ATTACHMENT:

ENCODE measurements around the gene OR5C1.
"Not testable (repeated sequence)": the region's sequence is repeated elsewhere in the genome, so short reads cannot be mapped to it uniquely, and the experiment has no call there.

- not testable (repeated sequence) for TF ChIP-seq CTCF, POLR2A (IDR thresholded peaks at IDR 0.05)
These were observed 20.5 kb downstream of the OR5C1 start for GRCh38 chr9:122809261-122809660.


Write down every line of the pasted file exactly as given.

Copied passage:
ENCODE measurements around the gene OR5C1.
"Not testable (repeated sequence)": the region's sequence is repeated elsewhere in the genome, so short reads cannot be mapped to it uniquely, and the experiment has no call there.

- not testable (repeated sequence) for TF ChIP-seq CTCF, POLR2A (IDR thresholded peaks at IDR 0.05)
These were observed 20.5 kb downstream of the OR5C1 start for GRCh38 chr9:122809261-122809660.